Be A Tiler And Creator In The Planetiles Demo

Forget tiling the bathroom - you have bigger planets to fry. First impressions of the Planetiles demo on Steam.

Planetiles fooled me twice. Twice. First was the duration: I thought this was a review code for the full game, so I was surprised to see it was a demo. The second time was crucial: what?

Yeah, I didn’t get Planetiles at all. It’s beautifully presented and offers a tutorial, but… erm… what exactly am I supposed to do? It’s reminiscent of the excellent Dorfromantik, but the latter is intuitive, and you feel like you’re progressing. With Planetiles, it was more rinse and repeat and hope for the best.

Bear with me while I attempt to explain. In the beginning, there is a planet. Your task is to fill that with random blocks, aiming to match up similar tiles that unlock bonuses, collectively known as quests. These can be sand-based, forests, crops and mountains, and stacking up in specific… formations opens up new objectives, perks, and top banana: points.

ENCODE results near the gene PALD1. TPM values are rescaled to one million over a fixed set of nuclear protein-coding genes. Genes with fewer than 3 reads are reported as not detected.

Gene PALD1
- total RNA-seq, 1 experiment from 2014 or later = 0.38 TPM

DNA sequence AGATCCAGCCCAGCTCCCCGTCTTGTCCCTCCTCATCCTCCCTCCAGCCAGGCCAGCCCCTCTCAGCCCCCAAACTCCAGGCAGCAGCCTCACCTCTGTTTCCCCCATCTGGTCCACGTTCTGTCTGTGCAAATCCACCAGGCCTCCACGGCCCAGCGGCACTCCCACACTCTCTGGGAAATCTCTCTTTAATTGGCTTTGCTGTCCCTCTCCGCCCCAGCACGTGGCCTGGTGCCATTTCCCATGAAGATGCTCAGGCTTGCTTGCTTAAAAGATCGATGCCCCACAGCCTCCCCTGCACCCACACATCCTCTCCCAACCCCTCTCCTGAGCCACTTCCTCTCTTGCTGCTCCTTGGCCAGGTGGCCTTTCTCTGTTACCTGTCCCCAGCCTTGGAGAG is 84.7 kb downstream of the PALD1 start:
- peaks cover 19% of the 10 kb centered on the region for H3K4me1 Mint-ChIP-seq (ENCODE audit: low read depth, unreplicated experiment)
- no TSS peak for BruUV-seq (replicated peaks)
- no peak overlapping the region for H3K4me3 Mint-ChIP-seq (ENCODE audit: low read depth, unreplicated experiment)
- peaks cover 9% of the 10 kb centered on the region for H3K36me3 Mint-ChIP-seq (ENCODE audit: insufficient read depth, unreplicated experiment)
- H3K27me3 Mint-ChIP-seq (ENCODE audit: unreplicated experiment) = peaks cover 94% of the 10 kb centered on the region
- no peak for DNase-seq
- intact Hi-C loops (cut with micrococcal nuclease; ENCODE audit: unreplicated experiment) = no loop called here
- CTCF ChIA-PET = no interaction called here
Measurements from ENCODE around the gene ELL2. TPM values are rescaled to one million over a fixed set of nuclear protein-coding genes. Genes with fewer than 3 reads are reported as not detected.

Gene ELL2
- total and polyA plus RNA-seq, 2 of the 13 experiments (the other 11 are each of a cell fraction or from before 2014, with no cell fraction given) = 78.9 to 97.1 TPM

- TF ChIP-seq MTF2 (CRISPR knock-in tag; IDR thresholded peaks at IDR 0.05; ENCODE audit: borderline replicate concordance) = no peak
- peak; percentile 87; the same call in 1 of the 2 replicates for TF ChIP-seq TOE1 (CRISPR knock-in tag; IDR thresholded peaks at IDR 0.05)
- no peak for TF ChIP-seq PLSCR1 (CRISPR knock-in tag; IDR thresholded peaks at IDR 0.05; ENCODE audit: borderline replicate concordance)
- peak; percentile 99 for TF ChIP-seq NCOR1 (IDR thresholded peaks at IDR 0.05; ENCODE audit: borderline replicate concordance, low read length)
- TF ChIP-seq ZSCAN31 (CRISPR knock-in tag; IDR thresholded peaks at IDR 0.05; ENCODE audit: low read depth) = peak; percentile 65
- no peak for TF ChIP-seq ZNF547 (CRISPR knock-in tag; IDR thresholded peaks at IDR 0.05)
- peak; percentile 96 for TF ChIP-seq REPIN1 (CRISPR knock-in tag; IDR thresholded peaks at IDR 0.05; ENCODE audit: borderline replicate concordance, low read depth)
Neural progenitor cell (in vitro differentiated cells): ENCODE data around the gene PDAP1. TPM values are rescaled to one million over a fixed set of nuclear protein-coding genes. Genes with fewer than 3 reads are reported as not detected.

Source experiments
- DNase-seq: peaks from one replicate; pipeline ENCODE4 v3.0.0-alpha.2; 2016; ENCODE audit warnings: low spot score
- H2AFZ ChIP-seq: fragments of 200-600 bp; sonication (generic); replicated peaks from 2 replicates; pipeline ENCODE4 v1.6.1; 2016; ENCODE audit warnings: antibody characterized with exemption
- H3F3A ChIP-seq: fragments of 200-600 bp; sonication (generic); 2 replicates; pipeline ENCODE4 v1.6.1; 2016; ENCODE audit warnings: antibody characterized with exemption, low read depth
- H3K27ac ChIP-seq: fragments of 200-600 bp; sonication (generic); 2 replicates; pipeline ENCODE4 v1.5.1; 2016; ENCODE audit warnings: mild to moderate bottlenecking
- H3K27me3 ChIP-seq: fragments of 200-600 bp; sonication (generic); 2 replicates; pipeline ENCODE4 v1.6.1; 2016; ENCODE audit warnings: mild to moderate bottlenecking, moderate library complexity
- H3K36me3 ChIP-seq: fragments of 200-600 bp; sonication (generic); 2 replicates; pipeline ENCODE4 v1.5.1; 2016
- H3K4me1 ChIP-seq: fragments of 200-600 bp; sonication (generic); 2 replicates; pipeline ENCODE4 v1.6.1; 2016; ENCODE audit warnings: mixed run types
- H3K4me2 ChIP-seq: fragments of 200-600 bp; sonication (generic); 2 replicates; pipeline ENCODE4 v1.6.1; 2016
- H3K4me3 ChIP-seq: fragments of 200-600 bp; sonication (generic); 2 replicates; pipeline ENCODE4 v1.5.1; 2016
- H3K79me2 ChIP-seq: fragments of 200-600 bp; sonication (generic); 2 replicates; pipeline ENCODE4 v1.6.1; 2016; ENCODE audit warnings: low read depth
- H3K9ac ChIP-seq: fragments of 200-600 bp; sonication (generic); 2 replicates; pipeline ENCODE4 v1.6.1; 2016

Planetiles Demo - Score
Score. Source: Steam

Planetiles is score-based, so placing the tiles in the ‘right’ place will earn you more points, providing new structures. So to speak. There are only a limited number of tiles, so when they’re gone, you have to restart, but there is the option to ‘draw a new hand’.

At the start of each mission, there are a couple of quests to perform – typically lining up a series of matching tiles. When this is completed, an icon will appear that can be interacted with, advancing the planet with new… stuff. When this happens, there is usually a perk option that lets you choose a bonus with one detriment. Hey, at least you have a choice.

Planetiles is a 3D world where you can rotate the planet on its axis, but you don’t have free roam to build as you please. Tiles have to connect, and space is restricted. Thankfully, it’s a chill vibe and no urgency to smash through it, but obviously, you need to score as high as you can.

The demo wasn’t remotely stressful – more confusing than anything – but we’re in safe hands as it’s developed by MythicOwl, who also did One Line Coloring. It has their spin on it in terms of vibrancy and art design. 

As mentioned in the opener, I thought this was the full game, not a demo. On that note, I’ve checked Steam, and you can play it for yourself now. What better way than to cast your own assessment on it? Head over to the Steam page now…